In its effort to circumvent Cleveland , the government runs headlong into another Supreme Court precedent. Loughrin v. United States , ––– U.S. ––––, 134 S.Ct. 2384, 189 L.Ed.2d 411 (2014), involved a prosecution under the bank fraud statute, which prohibits schemes to obtain bank property "by means of false or fraudulent pretenses." 18 U.S.C. § 1344(2). The Court described the statute's "by means of" language, also present in § 1341, as a "textual limitation" on its scope. Loughrin , 134 S.Ct. at 2393. This limitation assuaged federalism concerns about infringing on state...

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63 practice notes
  • United States v. Cadden, Nos. 17-1694
    • United States
    • United States Courts of Appeals. United States Court of Appeals (1st Circuit)
    • July 9, 2020
    ...or [was] capable of influencing’ " its target's decision. Id. (quoting Appolon, 715 F.3d at 368 ); see also United States v. Berroa, 856 F.3d 141, 149-50 (1st Cir. 2017) (explaining that, under the mail fraud statute, the defendant's fraud must be "the mechanism naturally inducing" the vict......
  • United States v. Stepanets, No. 19-1471
    • United States
    • United States Courts of Appeals. United States Court of Appeals (1st Circuit)
    • February 26, 2021
    ...the evidence failed supportably to show that he "obtained money or property ‘by means of’ [the] alleged fraud," United States v. Berroa, 856 F.3d 141, 148 (1st Cir. 2017) (quoting 18 U.S.C. § 1341 ), and he contends that Berroa itself supports that contention. But, there is no merit to this......
  • United States v. Valdés-Ayala, No. 16-1002
    • United States
    • United States Courts of Appeals. United States Court of Appeals (1st Circuit)
    • August 15, 2018
    ...Id. at 499, 501.A few years later, we examined what it means to use the means of identification of another. United States v. Berroa, 856 F.3d 141, 155 (1st Cir. 2017). In that case, the defendants had obtained their medical licenses after falsifying exam result data and then wrote prescript......
  • United States v. Facteau, Criminal No. 15-cr-10076-ADB
    • United States
    • United States District Courts. 1st Circuit. United States District Courts. 1st Circuit. District of Massachusetts
    • September 14, 2020
    ...to Defendants' good faith defense to the fraud charges on which they were acquitted. [ECF No. 497 at 52]; United States v. Berroa, 856 F.3d 141, 160 (1st Cir. 2017) (finding no misconduct in refusing to immunize a witness where their testimony would have been of minimal value and where othe......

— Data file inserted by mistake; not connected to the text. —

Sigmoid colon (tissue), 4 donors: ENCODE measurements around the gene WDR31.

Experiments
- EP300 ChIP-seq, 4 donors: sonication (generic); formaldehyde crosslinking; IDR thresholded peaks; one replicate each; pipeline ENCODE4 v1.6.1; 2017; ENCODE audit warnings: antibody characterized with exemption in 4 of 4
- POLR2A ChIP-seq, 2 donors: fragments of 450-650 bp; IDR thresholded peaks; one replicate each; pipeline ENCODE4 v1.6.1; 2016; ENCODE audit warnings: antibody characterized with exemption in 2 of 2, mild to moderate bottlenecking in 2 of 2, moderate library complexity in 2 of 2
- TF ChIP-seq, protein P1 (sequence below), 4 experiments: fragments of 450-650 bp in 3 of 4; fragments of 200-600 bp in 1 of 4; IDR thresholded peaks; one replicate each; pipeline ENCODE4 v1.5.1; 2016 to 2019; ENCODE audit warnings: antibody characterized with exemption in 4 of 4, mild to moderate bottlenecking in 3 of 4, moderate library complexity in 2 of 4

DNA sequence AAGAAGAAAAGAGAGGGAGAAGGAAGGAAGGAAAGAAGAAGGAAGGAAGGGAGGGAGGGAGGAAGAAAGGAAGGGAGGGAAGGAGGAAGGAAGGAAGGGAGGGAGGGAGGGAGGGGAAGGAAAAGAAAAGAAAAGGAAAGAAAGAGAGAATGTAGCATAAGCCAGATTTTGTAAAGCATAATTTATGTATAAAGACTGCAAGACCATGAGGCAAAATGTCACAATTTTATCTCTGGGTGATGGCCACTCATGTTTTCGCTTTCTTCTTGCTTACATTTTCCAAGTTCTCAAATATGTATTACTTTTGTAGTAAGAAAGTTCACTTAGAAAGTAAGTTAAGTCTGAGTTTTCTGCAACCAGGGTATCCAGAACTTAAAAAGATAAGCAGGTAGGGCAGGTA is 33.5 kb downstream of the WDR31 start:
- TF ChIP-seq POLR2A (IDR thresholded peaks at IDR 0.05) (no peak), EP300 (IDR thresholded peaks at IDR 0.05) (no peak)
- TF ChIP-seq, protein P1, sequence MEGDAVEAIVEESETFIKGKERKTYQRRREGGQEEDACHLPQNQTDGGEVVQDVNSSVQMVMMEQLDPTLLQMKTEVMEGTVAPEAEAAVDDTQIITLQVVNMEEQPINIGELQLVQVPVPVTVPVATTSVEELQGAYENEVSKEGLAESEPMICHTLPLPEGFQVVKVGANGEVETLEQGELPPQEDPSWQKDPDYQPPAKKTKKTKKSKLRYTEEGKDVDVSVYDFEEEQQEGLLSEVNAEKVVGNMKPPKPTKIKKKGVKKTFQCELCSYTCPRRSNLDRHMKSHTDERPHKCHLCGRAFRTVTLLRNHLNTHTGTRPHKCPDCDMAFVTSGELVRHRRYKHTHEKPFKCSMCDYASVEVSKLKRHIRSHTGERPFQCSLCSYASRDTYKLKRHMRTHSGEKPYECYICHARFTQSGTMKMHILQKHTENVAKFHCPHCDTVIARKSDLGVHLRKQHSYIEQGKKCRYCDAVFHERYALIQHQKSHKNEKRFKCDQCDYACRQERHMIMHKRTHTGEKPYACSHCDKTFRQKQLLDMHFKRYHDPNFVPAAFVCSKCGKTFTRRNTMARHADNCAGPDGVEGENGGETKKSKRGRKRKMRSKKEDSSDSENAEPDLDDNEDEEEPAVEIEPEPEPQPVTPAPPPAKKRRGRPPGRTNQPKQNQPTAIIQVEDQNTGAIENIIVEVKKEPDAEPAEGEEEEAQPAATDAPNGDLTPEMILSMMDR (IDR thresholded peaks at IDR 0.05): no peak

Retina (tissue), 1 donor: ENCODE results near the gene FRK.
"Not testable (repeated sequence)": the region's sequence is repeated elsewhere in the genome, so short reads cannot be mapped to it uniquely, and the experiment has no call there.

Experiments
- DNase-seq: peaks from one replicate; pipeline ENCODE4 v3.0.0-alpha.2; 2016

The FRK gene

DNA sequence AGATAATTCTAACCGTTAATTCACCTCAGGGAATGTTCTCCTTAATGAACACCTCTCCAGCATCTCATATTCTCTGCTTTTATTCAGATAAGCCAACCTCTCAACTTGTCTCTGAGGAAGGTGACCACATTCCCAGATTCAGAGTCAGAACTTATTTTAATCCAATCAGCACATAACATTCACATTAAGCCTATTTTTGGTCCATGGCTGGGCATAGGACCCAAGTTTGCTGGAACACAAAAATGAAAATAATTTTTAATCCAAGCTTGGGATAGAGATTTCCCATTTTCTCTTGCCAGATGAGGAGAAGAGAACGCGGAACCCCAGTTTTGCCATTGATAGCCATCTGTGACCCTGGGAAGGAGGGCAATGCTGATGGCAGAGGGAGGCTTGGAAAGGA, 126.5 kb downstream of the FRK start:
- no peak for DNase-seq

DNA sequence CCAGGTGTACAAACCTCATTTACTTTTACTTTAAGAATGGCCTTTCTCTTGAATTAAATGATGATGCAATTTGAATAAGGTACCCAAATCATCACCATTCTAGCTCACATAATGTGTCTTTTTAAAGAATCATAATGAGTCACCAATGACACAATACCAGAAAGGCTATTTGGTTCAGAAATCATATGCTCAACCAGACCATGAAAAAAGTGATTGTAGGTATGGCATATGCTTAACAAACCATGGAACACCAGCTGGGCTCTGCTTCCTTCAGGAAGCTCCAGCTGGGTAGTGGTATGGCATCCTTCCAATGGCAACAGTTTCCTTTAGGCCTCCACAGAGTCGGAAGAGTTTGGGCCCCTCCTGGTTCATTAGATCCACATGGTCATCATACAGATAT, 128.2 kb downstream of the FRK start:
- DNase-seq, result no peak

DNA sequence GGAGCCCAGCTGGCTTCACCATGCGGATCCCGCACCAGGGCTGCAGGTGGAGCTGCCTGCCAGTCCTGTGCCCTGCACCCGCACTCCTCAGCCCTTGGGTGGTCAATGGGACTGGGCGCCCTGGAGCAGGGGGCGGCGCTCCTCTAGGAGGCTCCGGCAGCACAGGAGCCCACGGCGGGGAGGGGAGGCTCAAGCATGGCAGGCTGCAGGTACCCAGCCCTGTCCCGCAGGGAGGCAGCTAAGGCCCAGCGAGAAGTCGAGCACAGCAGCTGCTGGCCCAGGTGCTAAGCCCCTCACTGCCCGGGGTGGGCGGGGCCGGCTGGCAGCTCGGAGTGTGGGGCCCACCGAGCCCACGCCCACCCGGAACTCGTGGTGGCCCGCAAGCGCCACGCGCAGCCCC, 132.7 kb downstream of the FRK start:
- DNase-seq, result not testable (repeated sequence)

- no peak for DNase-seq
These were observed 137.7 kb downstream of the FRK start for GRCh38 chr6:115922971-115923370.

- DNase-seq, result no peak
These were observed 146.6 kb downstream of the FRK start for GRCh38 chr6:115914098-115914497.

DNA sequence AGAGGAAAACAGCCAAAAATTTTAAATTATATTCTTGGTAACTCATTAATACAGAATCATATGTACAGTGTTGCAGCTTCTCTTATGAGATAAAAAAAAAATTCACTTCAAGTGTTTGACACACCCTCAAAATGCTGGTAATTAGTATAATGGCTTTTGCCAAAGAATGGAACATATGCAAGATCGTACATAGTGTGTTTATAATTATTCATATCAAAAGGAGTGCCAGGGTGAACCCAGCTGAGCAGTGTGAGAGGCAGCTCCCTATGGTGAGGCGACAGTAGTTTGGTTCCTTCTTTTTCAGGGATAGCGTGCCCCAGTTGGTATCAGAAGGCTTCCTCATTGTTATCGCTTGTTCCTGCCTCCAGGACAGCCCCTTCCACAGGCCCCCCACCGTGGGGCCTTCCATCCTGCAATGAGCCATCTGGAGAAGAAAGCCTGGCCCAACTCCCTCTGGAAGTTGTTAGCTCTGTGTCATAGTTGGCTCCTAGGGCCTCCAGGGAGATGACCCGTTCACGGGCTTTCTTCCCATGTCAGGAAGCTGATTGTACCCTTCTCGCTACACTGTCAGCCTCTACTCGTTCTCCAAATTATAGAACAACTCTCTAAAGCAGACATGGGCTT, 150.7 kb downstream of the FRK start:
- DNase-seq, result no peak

• Request a trial to view additional results
63 cases
  • United States v. Cadden, Nos. 17-1694
    • United States
    • United States Courts of Appeals. United States Court of Appeals (1st Circuit)
    • July 9, 2020
    ...or [was] capable of influencing’ " its target's decision. Id. (quoting Appolon, 715 F.3d at 368 ); see also United States v. Berroa, 856 F.3d 141, 149-50 (1st Cir. 2017) (explaining that, under the mail fraud statute, the defendant's fraud must be "the mechanism naturally inducing" the vict......
  • United States v. Stepanets, No. 19-1471
    • United States
    • United States Courts of Appeals. United States Court of Appeals (1st Circuit)
    • February 26, 2021
    ...the evidence failed supportably to show that he "obtained money or property ‘by means of’ [the] alleged fraud," United States v. Berroa, 856 F.3d 141, 148 (1st Cir. 2017) (quoting 18 U.S.C. § 1341 ), and he contends that Berroa itself supports that contention. But, there is no merit to this......
  • United States v. Valdés-Ayala, No. 16-1002
    • United States
    • United States Courts of Appeals. United States Court of Appeals (1st Circuit)
    • August 15, 2018
    ...Id. at 499, 501.A few years later, we examined what it means to use the means of identification of another. United States v. Berroa, 856 F.3d 141, 155 (1st Cir. 2017). In that case, the defendants had obtained their medical licenses after falsifying exam result data and then wrote prescript......
  • United States v. Facteau, Criminal No. 15-cr-10076-ADB
    • United States
    • United States District Courts. 1st Circuit. United States District Courts. 1st Circuit. District of Massachusetts
    • September 14, 2020
    ...to Defendants' good faith defense to the fraud charges on which they were acquitted. [ECF No. 497 at 52]; United States v. Berroa, 856 F.3d 141, 160 (1st Cir. 2017) (finding no misconduct in refusing to immunize a witness where their testimony would have been of minimal value and where othe......
  • Request a trial to view additional results